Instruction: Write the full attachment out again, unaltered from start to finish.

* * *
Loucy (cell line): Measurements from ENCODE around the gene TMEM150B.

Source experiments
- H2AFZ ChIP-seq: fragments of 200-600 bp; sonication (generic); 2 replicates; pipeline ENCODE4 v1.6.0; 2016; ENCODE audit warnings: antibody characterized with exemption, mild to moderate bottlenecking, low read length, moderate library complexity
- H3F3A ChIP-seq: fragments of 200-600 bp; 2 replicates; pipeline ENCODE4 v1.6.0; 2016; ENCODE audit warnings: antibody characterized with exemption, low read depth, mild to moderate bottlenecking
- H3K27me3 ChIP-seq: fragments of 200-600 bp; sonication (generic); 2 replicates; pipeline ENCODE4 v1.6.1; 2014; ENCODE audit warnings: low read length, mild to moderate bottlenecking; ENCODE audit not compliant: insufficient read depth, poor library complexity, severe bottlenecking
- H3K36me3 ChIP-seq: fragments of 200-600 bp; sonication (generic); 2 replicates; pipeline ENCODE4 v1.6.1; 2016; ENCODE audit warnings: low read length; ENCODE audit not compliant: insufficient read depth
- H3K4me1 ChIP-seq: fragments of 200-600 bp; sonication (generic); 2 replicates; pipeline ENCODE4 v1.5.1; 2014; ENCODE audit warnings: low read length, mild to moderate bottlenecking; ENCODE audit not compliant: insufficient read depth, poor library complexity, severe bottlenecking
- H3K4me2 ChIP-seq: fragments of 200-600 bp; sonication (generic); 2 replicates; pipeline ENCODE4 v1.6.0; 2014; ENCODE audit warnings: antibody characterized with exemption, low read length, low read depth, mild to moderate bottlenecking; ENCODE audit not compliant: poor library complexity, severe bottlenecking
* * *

Loucy (cell line): Measurements from ENCODE around the gene TMEM150B.

Source experiments
- H2AFZ ChIP-seq: fragments of 200-600 bp; sonication (generic); 2 replicates; pipeline ENCODE4 v1.6.0; 2016; ENCODE audit warnings: antibody characterized with exemption, mild to moderate bottlenecking, low read length, moderate library complexity
- H3F3A ChIP-seq: fragments of 200-600 bp; 2 replicates; pipeline ENCODE4 v1.6.0; 2016; ENCODE audit warnings: antibody characterized with exemption, low read depth, mild to moderate bottlenecking
- H3K27me3 ChIP-seq: fragments of 200-600 bp; sonication (generic); 2 replicates; pipeline ENCODE4 v1.6.1; 2014; ENCODE audit warnings: low read length, mild to moderate bottlenecking; ENCODE audit not compliant: insufficient read depth, poor library complexity, severe bottlenecking
- H3K36me3 ChIP-seq: fragments of 200-600 bp; sonication (generic); 2 replicates; pipeline ENCODE4 v1.6.1; 2016; ENCODE audit warnings: low read length; ENCODE audit not compliant: insufficient read depth
- H3K4me1 ChIP-seq: fragments of 200-600 bp; sonication (generic); 2 replicates; pipeline ENCODE4 v1.5.1; 2014; ENCODE audit warnings: low read length, mild to moderate bottlenecking; ENCODE audit not compliant: insufficient read depth, poor library complexity, severe bottlenecking
- H3K4me2 ChIP-seq: fragments of 200-600 bp; sonication (generic); 2 replicates; pipeline ENCODE4 v1.6.0; 2014; ENCODE audit warnings: antibody characterized with exemption, low read length, low read depth, mild to moderate bottlenecking; ENCODE audit not compliant: poor library complexity, severe bottlenecking